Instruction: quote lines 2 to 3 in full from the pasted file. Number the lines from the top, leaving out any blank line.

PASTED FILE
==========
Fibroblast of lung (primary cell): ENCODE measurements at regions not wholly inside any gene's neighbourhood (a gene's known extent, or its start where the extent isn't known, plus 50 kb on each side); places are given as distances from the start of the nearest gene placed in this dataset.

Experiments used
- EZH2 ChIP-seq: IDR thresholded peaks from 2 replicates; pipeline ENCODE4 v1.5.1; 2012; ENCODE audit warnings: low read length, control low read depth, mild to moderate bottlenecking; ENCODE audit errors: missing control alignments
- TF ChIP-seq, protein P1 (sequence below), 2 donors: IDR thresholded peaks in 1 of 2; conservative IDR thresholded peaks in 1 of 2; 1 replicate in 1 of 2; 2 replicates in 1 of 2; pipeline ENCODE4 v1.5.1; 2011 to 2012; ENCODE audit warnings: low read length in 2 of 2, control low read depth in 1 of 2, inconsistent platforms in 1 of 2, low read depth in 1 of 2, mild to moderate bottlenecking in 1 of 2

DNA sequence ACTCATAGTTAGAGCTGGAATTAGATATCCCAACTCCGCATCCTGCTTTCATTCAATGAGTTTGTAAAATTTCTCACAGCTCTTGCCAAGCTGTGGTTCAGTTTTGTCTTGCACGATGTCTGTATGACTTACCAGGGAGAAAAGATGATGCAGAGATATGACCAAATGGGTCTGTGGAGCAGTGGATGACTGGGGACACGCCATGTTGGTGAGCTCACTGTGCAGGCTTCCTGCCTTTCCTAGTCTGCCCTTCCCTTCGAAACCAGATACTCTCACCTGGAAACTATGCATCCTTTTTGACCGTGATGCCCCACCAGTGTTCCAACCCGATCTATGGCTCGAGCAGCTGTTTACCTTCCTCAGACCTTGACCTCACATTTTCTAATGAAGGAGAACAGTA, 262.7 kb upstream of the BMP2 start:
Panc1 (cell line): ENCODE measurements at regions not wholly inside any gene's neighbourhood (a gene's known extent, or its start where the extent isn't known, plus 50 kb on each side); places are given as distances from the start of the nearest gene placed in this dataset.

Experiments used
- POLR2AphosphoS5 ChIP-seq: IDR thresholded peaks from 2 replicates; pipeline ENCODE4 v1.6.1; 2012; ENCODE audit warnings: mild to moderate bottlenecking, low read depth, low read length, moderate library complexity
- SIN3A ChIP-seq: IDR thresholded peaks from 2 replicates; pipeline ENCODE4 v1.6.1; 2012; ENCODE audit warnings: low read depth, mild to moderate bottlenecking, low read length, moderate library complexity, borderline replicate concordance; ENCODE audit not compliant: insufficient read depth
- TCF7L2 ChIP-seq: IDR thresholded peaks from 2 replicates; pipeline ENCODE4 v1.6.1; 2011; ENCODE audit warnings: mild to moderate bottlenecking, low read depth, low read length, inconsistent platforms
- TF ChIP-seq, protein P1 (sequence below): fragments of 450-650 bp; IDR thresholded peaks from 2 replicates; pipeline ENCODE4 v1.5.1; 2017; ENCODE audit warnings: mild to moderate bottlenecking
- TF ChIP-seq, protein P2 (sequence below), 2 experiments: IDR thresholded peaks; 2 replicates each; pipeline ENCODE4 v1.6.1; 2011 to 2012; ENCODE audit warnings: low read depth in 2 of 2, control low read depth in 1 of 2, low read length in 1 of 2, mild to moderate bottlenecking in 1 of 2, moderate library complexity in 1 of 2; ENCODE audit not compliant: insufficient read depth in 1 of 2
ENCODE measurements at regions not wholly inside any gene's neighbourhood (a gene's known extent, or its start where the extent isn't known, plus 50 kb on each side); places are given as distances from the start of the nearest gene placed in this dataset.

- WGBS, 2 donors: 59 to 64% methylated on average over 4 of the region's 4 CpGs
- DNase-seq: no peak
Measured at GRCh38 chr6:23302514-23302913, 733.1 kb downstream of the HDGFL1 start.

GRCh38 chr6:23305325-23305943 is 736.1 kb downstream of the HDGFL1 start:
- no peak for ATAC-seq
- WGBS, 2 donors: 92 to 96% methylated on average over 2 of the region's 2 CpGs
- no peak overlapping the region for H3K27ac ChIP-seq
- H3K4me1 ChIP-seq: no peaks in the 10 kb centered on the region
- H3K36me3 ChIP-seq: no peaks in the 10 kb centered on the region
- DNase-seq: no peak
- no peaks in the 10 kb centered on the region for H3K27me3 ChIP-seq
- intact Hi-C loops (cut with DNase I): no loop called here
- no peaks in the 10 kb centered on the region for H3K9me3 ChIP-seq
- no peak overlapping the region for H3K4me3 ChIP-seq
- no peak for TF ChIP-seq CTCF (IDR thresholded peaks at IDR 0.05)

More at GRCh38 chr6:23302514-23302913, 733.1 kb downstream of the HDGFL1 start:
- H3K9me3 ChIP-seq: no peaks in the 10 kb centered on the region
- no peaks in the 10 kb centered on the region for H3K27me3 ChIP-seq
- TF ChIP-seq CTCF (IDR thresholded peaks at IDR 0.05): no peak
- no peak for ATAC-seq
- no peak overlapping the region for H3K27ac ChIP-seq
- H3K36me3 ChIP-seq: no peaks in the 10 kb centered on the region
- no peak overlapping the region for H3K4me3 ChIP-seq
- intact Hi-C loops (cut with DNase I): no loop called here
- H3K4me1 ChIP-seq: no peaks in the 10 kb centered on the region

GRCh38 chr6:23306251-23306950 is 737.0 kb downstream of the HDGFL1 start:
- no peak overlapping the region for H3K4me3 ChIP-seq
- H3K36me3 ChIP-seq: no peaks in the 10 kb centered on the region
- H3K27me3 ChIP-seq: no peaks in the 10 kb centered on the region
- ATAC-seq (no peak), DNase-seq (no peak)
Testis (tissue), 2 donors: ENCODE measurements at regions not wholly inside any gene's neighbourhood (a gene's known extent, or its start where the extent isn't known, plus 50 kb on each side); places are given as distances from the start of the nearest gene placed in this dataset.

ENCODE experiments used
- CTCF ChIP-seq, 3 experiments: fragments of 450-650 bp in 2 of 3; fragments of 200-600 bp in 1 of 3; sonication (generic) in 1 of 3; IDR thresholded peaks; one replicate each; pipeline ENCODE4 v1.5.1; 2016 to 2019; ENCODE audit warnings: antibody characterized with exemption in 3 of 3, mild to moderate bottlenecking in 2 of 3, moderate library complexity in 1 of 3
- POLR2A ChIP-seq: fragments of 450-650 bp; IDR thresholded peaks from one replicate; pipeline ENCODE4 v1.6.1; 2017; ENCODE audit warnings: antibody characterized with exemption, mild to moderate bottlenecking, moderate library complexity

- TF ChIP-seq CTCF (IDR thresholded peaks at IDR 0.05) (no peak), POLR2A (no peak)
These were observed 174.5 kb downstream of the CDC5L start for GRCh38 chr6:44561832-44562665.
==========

Experiments used
- EZH2 ChIP-seq: IDR thresholded peaks from 2 replicates; pipeline ENCODE4 v1.5.1; 2012; ENCODE audit warnings: low read length, control low read depth, mild to moderate bottlenecking; ENCODE audit errors: missing control alignments